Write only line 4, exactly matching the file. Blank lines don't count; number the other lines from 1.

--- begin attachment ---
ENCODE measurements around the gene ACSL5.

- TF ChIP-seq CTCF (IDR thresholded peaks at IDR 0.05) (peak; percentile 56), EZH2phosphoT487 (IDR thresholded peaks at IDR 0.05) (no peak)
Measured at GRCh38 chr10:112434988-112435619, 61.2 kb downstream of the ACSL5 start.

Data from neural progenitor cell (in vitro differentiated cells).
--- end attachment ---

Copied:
Data from neural progenitor cell (in vitro differentiated cells).